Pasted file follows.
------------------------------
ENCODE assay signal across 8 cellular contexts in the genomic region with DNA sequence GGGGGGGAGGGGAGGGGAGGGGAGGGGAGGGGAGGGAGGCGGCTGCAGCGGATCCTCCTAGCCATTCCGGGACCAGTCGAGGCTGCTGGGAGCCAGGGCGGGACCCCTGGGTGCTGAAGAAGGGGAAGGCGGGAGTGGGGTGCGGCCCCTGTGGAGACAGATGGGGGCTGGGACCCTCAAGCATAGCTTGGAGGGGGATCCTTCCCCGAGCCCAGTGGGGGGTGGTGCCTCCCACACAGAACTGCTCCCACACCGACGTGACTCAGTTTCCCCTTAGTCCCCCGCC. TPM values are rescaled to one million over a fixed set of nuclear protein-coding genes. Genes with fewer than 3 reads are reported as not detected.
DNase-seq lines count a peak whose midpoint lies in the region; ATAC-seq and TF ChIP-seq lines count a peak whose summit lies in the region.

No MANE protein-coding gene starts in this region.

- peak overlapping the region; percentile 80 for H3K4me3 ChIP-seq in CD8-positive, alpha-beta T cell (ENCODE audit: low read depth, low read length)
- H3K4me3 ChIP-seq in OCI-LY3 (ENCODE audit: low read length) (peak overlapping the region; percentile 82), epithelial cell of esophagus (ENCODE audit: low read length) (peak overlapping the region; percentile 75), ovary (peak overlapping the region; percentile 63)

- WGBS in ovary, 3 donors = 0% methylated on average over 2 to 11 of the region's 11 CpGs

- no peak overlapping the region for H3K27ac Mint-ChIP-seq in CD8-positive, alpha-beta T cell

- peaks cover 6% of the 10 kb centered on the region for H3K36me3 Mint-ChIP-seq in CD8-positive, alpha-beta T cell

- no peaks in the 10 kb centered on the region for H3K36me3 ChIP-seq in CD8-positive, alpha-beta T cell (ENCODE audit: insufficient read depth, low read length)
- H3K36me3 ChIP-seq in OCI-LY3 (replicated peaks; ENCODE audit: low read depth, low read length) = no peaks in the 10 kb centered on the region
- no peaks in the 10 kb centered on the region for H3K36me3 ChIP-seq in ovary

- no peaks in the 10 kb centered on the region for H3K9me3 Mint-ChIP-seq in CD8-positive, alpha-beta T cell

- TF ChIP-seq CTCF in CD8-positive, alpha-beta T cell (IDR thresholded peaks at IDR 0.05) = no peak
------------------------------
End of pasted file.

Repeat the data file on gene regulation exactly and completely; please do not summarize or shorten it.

ENCODE assay signal across 8 cellular contexts in the genomic region with DNA sequence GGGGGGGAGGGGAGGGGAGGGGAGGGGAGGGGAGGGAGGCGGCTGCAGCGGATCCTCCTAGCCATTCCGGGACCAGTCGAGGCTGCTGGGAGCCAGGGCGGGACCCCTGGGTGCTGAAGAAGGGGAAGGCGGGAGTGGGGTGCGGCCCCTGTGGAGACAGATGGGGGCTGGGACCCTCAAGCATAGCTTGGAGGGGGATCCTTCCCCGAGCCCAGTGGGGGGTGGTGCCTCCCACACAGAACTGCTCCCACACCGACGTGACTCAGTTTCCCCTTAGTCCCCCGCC. TPM values are rescaled to one million over a fixed set of nuclear protein-coding genes. Genes with fewer than 3 reads are reported as not detected.
DNase-seq lines count a peak whose midpoint lies in the region; ATAC-seq and TF ChIP-seq lines count a peak whose summit lies in the region.

No MANE protein-coding gene starts in this region.

- peak overlapping the region; percentile 80 for H3K4me3 ChIP-seq in CD8-positive, alpha-beta T cell (ENCODE audit: low read depth, low read length)
- H3K4me3 ChIP-seq in OCI-LY3 (ENCODE audit: low read length) (peak overlapping the region; percentile 82), epithelial cell of esophagus (ENCODE audit: low read length) (peak overlapping the region; percentile 75), ovary (peak overlapping the region; percentile 63)

- WGBS in ovary, 3 donors = 0% methylated on average over 2 to 11 of the region's 11 CpGs

- no peak overlapping the region for H3K27ac Mint-ChIP-seq in CD8-positive, alpha-beta T cell

- peaks cover 6% of the 10 kb centered on the region for H3K36me3 Mint-ChIP-seq in CD8-positive, alpha-beta T cell

- no peaks in the 10 kb centered on the region for H3K36me3 ChIP-seq in CD8-positive, alpha-beta T cell (ENCODE audit: insufficient read depth, low read length)
- H3K36me3 ChIP-seq in OCI-LY3 (replicated peaks; ENCODE audit: low read depth, low read length) = no peaks in the 10 kb centered on the region
- no peaks in the 10 kb centered on the region for H3K36me3 ChIP-seq in ovary

- no peaks in the 10 kb centered on the region for H3K9me3 Mint-ChIP-seq in CD8-positive, alpha-beta T cell

- TF ChIP-seq CTCF in CD8-positive, alpha-beta T cell (IDR thresholded peaks at IDR 0.05) = no peak